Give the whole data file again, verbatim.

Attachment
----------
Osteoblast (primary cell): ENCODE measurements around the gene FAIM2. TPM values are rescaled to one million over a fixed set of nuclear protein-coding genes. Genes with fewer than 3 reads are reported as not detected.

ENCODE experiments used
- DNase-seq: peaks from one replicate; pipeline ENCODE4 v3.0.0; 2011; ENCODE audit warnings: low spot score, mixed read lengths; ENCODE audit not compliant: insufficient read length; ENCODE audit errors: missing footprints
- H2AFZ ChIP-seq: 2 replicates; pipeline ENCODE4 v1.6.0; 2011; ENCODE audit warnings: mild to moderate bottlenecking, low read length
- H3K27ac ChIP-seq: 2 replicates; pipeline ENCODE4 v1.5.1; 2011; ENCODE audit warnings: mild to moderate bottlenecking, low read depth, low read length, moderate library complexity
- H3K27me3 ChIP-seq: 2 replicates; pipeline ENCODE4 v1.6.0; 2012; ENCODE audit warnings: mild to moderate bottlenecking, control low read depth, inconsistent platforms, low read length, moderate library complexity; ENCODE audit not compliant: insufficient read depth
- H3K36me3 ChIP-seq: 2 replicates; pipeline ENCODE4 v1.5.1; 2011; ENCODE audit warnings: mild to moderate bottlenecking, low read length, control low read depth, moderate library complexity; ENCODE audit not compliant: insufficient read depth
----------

Osteoblast (primary cell): ENCODE measurements around the gene FAIM2. TPM values are rescaled to one million over a fixed set of nuclear protein-coding genes. Genes with fewer than 3 reads are reported as not detected.

ENCODE experiments used
- DNase-seq: peaks from one replicate; pipeline ENCODE4 v3.0.0; 2011; ENCODE audit warnings: low spot score, mixed read lengths; ENCODE audit not compliant: insufficient read length; ENCODE audit errors: missing footprints
- H2AFZ ChIP-seq: 2 replicates; pipeline ENCODE4 v1.6.0; 2011; ENCODE audit warnings: mild to moderate bottlenecking, low read length
- H3K27ac ChIP-seq: 2 replicates; pipeline ENCODE4 v1.5.1; 2011; ENCODE audit warnings: mild to moderate bottlenecking, low read depth, low read length, moderate library complexity
- H3K27me3 ChIP-seq: 2 replicates; pipeline ENCODE4 v1.6.0; 2012; ENCODE audit warnings: mild to moderate bottlenecking, control low read depth, inconsistent platforms, low read length, moderate library complexity; ENCODE audit not compliant: insufficient read depth
- H3K36me3 ChIP-seq: 2 replicates; pipeline ENCODE4 v1.5.1; 2011; ENCODE audit warnings: mild to moderate bottlenecking, low read length, control low read depth, moderate library complexity; ENCODE audit not compliant: insufficient read depth